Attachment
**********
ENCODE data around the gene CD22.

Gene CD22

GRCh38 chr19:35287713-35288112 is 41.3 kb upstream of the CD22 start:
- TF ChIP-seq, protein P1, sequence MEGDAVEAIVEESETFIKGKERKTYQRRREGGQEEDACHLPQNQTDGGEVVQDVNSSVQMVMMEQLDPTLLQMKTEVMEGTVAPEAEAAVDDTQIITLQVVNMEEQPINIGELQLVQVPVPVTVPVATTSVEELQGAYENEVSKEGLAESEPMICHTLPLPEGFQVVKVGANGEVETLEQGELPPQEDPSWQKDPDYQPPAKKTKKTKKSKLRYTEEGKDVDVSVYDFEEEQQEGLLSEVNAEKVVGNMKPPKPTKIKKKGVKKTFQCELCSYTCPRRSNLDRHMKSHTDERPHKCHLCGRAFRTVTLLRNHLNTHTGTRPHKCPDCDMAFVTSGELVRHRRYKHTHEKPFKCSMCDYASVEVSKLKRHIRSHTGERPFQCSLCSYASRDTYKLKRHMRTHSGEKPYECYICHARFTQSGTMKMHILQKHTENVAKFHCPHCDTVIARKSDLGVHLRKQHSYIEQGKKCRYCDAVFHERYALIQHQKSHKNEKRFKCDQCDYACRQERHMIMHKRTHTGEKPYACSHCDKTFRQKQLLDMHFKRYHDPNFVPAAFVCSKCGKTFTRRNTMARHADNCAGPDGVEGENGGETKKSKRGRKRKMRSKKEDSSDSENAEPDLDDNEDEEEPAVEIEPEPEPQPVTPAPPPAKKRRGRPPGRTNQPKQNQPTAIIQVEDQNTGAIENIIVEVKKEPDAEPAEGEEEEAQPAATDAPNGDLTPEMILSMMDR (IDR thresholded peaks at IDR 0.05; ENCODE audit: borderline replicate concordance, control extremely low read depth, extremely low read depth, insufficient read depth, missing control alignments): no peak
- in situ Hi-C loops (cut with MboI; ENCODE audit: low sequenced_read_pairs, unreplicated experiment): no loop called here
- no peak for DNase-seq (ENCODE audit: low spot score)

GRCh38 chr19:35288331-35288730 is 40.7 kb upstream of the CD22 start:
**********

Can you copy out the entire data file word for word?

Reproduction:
ENCODE data around the gene CD22.

Gene CD22

GRCh38 chr19:35287713-35288112 is 41.3 kb upstream of the CD22 start:
- TF ChIP-seq, protein P1, sequence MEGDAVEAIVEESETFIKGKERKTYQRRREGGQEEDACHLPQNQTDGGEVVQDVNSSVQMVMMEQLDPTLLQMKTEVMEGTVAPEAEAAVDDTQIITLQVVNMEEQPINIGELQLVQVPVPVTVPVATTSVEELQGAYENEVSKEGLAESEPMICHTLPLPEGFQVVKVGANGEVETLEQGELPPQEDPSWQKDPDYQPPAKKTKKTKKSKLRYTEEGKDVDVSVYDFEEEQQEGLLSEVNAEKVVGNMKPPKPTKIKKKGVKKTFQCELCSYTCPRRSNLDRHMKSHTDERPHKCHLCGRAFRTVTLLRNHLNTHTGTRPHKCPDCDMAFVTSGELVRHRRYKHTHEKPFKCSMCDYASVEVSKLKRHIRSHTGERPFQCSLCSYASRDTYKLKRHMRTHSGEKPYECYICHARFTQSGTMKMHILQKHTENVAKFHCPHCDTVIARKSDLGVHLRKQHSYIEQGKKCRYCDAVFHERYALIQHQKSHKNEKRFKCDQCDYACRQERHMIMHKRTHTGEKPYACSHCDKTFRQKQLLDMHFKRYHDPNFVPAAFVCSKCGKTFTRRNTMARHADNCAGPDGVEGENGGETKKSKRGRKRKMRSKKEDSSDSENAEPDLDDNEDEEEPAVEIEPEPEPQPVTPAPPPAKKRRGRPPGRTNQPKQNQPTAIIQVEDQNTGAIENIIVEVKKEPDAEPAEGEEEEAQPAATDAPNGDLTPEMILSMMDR (IDR thresholded peaks at IDR 0.05; ENCODE audit: borderline replicate concordance, control extremely low read depth, extremely low read depth, insufficient read depth, missing control alignments): no peak
- in situ Hi-C loops (cut with MboI; ENCODE audit: low sequenced_read_pairs, unreplicated experiment): no loop called here
- no peak for DNase-seq (ENCODE audit: low spot score)

GRCh38 chr19:35288331-35288730 is 40.7 kb upstream of the CD22 start: